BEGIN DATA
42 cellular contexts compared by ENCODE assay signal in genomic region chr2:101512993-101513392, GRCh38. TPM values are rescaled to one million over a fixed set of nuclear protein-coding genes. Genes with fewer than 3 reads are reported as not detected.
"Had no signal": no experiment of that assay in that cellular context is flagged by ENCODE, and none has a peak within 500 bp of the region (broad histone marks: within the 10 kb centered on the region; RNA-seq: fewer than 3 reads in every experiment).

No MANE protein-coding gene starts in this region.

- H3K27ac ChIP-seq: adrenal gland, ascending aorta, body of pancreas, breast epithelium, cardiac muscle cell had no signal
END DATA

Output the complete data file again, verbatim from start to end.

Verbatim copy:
42 cellular contexts compared by ENCODE assay signal in genomic region chr2:101512993-101513392, GRCh38. TPM values are rescaled to one million over a fixed set of nuclear protein-coding genes. Genes with fewer than 3 reads are reported as not detected.
"Had no signal": no experiment of that assay in that cellular context is flagged by ENCODE, and none has a peak within 500 bp of the region (broad histone marks: within the 10 kb centered on the region; RNA-seq: fewer than 3 reads in every experiment).

No MANE protein-coding gene starts in this region.

- H3K27ac ChIP-seq: adrenal gland, ascending aorta, body of pancreas, breast epithelium, cardiac muscle cell had no signal